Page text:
Busted at the Border

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After motoring around the San Juan Islands since June, we decided to meet up with friends and head to the Canadian Gulf Islands. It’s a whole new play ground of islands with small quaint towns, marina pubs, remote anchorages and some excellent fishing. The Gulf Islands are the islands in the Strait of Georgia (also known as Salish Sea or the Gulf of Georgia), between Vancouver Island and the mainland of British Columbia, Canada. Gulf Islands Map

When entering Canada by boat, one has to go through Canadian Customs and since we have a Nexus Pass we are able to report in via telephone. When reporting into Canada with a Nexus Pass there is always a series of question that the Customs Agents ask in which the following is always discussed. U.S. citizens crossing the border into Canada to visit are allowed to bring the following item quantities into Canada duty free:
• 1.5 liters of wine, or 1.14 liters (40 ounces) of liquor, or 24 cans or bottles of beer.
• 1 carton (200 cigarettes), up to 50 cigars, and 200g of loose tobacco
• Up to $60 in gifts per recipient. (excluding alcohol and tobacco)

Well, can you guess which limit we exceeded? If you guess wine or liquor…bingo you are correct.

Our list of declarations was as follows:
54 bottles of wine 750 ml each
1 1.5 liter bottle of gin
1 750 ml bottle each of Rum and Bourbon
3 open bottles equaling 750 bottles of misc liquor
1 case of beer

Personally, I don’t think this is really excessive for a 2 month cruise, but yes it is way over the limit. So busted we were thanks to our by the book customs gal. No jail time required but she sure busted our wallet – to the tune of $530 CAD or $414 US. Ouch…We knew we would likely pay duty but the killer is that our friends in two other boats declared just as much and paid ZERO! Why the inconsistency? Who knows but I did stew on it awhile, then had a cocktail with my heavily taxed gin and just let it go! What really chapped me was the customs agent never told me how much the duty would be and only said I would receive a invoice in the mail. Curiosity got the best of me so I checked my credit card online and whamola!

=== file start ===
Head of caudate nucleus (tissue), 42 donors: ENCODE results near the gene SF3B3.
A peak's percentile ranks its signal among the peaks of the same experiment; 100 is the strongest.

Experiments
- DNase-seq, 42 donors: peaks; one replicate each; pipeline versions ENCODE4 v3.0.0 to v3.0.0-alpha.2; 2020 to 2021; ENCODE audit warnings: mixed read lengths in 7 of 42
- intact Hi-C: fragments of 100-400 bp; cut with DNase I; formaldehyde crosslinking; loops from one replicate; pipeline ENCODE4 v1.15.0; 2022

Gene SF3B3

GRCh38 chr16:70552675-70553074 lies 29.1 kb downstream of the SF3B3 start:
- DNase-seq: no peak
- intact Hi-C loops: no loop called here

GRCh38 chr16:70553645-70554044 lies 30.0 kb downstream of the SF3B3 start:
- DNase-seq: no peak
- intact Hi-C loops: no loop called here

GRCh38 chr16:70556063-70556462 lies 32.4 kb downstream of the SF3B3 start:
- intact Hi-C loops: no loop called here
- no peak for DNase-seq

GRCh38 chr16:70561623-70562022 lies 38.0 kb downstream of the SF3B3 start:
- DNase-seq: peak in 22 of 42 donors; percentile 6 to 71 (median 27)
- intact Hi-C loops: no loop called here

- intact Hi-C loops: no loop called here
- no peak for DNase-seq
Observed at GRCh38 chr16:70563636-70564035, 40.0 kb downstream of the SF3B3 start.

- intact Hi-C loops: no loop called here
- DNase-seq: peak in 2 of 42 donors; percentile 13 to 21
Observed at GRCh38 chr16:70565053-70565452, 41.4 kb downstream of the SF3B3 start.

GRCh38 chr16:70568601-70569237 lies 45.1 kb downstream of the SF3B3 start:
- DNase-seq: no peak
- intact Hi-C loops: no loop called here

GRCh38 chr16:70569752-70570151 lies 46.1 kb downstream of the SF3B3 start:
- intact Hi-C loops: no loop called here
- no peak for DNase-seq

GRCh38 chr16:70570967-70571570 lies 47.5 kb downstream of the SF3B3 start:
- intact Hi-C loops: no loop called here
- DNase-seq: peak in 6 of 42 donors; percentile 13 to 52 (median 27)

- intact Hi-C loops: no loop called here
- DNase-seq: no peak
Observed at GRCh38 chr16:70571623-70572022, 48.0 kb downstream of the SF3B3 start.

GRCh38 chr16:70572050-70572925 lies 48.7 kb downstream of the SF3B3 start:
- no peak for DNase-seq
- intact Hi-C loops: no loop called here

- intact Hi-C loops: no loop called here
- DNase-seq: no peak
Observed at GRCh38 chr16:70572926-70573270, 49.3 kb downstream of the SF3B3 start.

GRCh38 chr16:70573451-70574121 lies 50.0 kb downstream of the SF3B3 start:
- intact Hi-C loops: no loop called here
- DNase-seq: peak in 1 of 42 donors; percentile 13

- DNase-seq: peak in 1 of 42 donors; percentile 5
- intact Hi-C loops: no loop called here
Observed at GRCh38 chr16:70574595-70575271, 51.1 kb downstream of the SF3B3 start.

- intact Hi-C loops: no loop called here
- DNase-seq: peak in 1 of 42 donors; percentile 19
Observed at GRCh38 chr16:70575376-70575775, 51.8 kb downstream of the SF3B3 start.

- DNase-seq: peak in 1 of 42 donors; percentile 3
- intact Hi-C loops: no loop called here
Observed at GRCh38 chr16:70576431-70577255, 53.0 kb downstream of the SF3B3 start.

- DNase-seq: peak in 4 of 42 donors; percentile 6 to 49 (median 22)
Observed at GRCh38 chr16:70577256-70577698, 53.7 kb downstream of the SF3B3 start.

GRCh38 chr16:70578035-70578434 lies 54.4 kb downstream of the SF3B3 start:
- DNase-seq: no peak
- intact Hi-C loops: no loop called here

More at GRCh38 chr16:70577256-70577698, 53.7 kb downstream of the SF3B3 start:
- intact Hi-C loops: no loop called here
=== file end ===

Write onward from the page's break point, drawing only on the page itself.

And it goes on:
Liquor is expensive in Canada and heavily taxed, however maybe not as much as I paid for mine in the US with all the duty and taxes figured in. We usually have just brought wine as we can’t often find the wines we like in remote areas of  Canada. In hind sight, I should have left some of the liquor in the US but oh well, cie le vie, live and learn.

We stayed at the Port of Sidney Marina for three days and enjoyed all this small, charming seaside town has to offer.

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The first night we dined at Thai Corner, which I would highly recommend. The Thai Sukiyaki and Panang Curry were both killer. This family owned restaurant not only dishes up great food but the service was friendly and warm. Thai Corner

Sidney has some great walking and biking trails, not to mention a very walkable town with great shops and grocery stores. We enjoyed strolling the waterfront path called the Lochside trail which takes you along the shore and will eventually link up with another bike trail that you could ride all the way to Victoria.  Sidney Trails

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You don’t need a boat to enjoy Sidney as you can catch a ferry from the US to many points on Vancouver Island. There is so much to do and see in the Canadian Gulf Islands and with the easy ferry access, a vacation to this area should be on your bucket list. Gulf Islands Planning

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Our plan is to cruise in this region as far north as Nanimo until late September or until our supply or over taxed beverages runs out.

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4 thoughts on “Busted at the Border

  1. Ouch is right on that liquor tax. Not fair! We just came back from a week’s vacation in Victoria and had a blast. We might have been there at the same time as you. (We left our rig behind and stayed in an Airbnb.) The distillery on the waterfront in Sidney has the best gin we’ve ever had — including a beautiful purple variety made with flowers.

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